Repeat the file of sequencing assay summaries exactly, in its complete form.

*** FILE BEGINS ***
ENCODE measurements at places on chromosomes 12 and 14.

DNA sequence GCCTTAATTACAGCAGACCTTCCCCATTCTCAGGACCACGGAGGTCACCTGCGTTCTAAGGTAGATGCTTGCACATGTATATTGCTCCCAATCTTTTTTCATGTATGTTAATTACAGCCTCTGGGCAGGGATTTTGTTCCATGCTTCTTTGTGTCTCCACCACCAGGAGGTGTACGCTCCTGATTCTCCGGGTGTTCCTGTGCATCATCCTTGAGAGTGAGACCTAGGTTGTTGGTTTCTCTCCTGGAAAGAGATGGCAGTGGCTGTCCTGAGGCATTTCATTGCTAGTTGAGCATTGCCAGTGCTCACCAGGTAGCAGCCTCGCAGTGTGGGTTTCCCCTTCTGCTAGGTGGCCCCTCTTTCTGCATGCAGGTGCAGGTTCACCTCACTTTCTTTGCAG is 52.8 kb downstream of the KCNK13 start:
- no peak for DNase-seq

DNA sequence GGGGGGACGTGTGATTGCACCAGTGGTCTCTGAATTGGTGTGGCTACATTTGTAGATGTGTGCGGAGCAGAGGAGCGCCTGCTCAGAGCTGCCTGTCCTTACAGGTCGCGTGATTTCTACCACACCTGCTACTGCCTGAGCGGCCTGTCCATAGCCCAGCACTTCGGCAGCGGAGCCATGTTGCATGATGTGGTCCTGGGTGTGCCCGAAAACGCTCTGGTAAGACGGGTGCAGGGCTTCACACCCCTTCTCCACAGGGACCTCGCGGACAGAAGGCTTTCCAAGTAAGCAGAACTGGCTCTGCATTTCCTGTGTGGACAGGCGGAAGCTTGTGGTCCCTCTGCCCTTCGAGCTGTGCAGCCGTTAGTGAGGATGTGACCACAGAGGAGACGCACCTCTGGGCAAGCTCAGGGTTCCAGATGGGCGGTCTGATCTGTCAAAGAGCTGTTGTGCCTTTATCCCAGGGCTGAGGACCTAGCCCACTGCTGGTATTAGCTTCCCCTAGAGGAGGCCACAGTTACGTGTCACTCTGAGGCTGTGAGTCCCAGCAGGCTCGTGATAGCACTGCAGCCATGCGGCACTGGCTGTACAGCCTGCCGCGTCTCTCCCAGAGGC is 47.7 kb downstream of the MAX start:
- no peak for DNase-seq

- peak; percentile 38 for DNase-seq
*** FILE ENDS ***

ENCODE measurements at places on chromosomes 12 and 14.

DNA sequence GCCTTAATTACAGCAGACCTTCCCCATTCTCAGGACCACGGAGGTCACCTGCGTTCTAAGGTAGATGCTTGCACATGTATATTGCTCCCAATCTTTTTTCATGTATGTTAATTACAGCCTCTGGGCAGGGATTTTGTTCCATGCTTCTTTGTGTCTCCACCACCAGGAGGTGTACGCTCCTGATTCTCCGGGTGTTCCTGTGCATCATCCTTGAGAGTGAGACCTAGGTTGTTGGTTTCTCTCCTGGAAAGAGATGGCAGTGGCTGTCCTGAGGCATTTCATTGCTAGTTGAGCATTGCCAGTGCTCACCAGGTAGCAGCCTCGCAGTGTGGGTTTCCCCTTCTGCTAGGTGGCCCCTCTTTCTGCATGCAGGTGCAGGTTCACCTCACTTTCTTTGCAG is 52.8 kb downstream of the KCNK13 start:
- no peak for DNase-seq

DNA sequence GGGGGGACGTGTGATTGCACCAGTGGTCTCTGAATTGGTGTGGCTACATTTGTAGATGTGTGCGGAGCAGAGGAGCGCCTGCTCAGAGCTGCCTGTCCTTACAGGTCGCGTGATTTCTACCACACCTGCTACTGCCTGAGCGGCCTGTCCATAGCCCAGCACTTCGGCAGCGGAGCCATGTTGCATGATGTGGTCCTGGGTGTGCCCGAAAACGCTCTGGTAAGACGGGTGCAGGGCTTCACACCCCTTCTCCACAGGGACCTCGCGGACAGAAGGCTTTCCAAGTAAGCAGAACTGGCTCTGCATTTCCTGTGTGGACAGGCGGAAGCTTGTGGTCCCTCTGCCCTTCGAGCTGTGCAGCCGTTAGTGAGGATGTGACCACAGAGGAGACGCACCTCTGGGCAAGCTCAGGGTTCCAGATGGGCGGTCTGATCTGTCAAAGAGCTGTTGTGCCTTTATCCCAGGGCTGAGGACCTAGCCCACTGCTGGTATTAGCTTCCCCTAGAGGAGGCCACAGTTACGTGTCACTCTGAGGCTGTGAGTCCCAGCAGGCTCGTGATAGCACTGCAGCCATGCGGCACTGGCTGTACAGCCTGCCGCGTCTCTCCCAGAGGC is 47.7 kb downstream of the MAX start:
- no peak for DNase-seq

- peak; percentile 38 for DNase-seq